We have not done research on that aspect, so it is difficult to tell. We have a far-right party called Nye Borgerlige, which stands against refugees and asylum seekers. This party was introduced only two years ago but gained seats in Parliament very quickly, which resulted in two parties with anti-immigrants and anti-refugees’ views present in the house. Therefore, there are Danes who think that refugees and asylum seekers should not be protected in Denmark but there is also a strong part of the society fighting against this trend. It remains difficult to say because there are also other issues and themes such as gender, the climate change that mobilise people.

Do organisations experience backlash from far-right groups while working on certain issues?

We have not done a lot of research on that, but I think there is a lot of hate speech on social media. On the other hand, according to my experience, there are no aggressions against organisations. It is different from the situation in Hungary and Poland or other countries where there is a strong mobilisation against people working on these themes. For instance, our organisations have worked a lot on Syria. Denmark has said that all the Syrian refugees’ cases should be renewed or reopened, and we have seen strong support and mobilisation of people supporting Syrian refugees. In May, we have had demonstrations gathering 15.000 to 20.000 people in 20 cities despite Covid-19. That makes me think that there is a large group of supporters for these causes. On social media, when organisations like Amnesty International post on refugees or asylum-seekers, you can be sure that there will be supporters and opposition using hate speech.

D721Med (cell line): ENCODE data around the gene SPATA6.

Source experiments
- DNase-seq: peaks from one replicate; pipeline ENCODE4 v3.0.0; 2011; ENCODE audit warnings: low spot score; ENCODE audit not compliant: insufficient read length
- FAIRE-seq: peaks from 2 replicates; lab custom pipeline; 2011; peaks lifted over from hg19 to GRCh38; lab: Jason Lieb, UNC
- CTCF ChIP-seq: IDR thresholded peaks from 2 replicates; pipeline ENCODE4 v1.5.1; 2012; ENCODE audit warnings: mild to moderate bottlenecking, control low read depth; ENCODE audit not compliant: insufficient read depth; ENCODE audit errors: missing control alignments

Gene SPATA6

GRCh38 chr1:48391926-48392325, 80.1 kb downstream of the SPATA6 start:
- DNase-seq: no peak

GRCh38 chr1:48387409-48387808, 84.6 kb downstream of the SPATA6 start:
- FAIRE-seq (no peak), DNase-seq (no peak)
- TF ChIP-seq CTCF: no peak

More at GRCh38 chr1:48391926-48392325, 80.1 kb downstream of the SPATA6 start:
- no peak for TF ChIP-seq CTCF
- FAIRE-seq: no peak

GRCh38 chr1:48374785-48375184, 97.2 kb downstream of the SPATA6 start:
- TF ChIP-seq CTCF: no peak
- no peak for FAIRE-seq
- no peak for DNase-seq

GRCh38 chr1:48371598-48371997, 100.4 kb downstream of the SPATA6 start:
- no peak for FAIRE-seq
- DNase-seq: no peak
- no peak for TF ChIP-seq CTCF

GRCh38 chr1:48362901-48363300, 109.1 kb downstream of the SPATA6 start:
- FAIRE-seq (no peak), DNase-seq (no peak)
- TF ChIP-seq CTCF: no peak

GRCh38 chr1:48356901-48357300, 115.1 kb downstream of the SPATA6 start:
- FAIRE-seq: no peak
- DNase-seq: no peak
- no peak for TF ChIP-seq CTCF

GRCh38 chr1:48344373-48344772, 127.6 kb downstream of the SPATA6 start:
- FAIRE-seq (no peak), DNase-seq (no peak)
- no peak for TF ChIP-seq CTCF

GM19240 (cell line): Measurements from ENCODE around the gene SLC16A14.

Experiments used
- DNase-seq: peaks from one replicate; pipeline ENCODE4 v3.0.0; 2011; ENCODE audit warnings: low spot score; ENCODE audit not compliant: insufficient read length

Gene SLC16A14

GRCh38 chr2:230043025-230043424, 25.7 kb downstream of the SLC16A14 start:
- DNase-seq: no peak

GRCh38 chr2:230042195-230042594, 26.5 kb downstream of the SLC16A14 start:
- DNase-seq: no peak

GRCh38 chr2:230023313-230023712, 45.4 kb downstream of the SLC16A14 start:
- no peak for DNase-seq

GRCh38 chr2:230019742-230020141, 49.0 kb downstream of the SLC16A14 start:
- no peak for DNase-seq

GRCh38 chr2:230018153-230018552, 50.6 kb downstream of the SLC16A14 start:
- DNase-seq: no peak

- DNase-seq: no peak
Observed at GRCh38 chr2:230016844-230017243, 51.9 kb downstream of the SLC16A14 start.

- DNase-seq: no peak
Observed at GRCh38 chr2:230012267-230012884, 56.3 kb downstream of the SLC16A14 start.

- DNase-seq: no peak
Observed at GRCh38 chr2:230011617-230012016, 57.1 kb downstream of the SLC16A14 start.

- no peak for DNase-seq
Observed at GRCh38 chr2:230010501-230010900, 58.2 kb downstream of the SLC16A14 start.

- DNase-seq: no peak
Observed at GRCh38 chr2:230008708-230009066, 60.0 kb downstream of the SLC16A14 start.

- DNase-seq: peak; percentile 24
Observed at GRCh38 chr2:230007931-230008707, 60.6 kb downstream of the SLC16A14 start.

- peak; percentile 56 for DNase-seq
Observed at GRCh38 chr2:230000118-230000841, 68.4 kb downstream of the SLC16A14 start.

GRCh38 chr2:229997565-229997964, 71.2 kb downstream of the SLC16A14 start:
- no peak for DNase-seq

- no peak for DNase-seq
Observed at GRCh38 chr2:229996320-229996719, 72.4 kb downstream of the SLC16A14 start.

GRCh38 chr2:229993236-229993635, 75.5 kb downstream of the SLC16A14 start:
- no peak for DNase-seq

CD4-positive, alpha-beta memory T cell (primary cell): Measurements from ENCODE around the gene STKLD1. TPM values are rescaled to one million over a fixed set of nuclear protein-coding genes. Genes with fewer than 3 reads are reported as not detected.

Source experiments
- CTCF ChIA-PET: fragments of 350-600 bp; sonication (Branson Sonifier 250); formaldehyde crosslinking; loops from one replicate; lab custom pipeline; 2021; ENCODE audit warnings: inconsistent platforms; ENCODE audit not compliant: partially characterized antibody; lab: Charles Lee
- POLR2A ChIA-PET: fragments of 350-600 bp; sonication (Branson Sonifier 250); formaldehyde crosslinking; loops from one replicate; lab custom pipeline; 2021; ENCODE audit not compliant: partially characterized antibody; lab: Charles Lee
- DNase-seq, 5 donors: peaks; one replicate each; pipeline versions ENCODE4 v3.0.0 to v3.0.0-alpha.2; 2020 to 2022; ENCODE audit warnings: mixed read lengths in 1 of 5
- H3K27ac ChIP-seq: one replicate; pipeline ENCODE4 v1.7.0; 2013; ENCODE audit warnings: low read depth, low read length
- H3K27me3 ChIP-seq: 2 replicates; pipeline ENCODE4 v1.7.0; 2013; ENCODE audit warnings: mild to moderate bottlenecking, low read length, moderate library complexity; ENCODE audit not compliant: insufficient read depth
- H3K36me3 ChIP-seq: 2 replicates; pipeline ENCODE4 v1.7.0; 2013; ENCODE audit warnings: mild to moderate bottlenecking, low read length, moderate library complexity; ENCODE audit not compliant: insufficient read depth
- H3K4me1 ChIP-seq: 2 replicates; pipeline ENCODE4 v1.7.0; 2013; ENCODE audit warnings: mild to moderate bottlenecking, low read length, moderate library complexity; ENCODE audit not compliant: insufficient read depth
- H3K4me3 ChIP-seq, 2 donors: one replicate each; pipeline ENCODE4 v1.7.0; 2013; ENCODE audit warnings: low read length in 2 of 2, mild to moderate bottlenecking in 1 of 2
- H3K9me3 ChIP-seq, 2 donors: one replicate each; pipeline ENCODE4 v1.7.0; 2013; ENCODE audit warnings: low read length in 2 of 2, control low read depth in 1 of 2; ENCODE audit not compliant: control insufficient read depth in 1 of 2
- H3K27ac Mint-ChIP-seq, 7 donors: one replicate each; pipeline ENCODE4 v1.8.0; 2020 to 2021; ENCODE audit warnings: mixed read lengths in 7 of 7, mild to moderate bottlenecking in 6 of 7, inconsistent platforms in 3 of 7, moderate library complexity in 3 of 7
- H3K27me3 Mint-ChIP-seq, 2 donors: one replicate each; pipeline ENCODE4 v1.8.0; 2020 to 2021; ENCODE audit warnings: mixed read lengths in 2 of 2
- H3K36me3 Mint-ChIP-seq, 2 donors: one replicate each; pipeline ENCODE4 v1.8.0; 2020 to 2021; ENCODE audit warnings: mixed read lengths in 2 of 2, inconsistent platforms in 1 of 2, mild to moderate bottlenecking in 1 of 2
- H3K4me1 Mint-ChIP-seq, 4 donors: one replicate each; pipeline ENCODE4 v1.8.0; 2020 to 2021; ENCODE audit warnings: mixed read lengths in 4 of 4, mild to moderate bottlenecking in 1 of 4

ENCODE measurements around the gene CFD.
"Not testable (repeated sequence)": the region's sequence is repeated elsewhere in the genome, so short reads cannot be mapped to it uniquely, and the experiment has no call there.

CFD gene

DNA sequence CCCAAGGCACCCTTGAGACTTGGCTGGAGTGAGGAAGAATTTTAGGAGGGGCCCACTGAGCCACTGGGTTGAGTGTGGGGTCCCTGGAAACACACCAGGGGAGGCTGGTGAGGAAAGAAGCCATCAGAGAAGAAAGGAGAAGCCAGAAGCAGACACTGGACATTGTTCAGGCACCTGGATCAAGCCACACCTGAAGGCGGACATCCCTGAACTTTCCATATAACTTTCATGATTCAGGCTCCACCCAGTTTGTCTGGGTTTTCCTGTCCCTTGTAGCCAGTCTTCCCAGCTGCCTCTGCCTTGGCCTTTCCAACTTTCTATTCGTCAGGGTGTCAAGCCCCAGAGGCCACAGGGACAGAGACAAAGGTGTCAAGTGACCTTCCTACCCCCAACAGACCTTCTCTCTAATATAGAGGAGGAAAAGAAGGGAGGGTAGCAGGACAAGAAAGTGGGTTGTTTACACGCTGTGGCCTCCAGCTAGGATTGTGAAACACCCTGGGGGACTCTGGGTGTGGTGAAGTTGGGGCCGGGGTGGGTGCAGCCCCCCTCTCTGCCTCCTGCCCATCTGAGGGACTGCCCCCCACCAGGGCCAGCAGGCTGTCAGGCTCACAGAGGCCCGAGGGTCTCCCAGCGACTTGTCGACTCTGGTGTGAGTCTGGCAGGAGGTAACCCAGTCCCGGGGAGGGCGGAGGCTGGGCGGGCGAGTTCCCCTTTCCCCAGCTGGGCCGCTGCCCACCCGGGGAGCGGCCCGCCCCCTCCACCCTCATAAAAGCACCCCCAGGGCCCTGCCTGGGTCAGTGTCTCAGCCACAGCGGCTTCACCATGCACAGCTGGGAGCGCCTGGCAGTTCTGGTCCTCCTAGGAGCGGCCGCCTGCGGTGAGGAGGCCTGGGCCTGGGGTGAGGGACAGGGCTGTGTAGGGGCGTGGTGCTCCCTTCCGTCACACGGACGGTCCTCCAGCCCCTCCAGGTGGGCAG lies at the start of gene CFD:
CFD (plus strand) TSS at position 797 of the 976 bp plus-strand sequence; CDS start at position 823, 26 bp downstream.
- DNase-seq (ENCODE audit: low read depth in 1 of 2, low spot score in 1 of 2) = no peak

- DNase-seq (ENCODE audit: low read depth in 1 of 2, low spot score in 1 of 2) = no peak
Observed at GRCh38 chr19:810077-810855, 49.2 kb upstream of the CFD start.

What do you think about this conflict between the open and democratic aspect of Danish civic space and, on the other side, this wave of restrictions and populist sentiment that has been growing these past few years? 

We have not analysed the shrinking civic space in Denmark; however, I think it has been on its way for many years. In the era of the fight against terrorism, rights started to get restricted and the use the us/them rhetoric has been growing over the past 20 years. Additionally, I think there might have been a shift after the economic crisis in Denmark in 2008. The welfare state and the sense of equality in society have suffered the past years as the gap between the richest and the poorest has drastically increased, which contributed to this wave of restrictions. To respond, European governments introduced measures that participated to the shrinking of political and civic space, which is especially visible in countries such as Hungary and Poland. This had a domino effect on other countries, like Denmark. I think all these aspects played a role in the current situation.

Could you think of practices or processes at the institutional level that could potentially be helpful in Europe?

There is more that can be done at a European and international level. The EU is a strong ally, but there are also strong actors such as the UN and the Council of Europe that could be helpful for civil society’s work. As there seems to be an agreement at an institutional level about the shrinking of civic space, it would be important to have different international actors and institutions work together to focus on the issues faced by civil society. The diversity of international institutional actors is a strength, but it is underused.

Another factor is providing organisations the necessary means to do their work such as a general institutional support, including with funding based on operating grants additionally to project-based ones. Indeed, it is important that all civil society organisations are supported in Europe to avoid situations, like the Hungarian one, where it is very difficult for organisations to work.

The interview was carried out on 12 August 2021.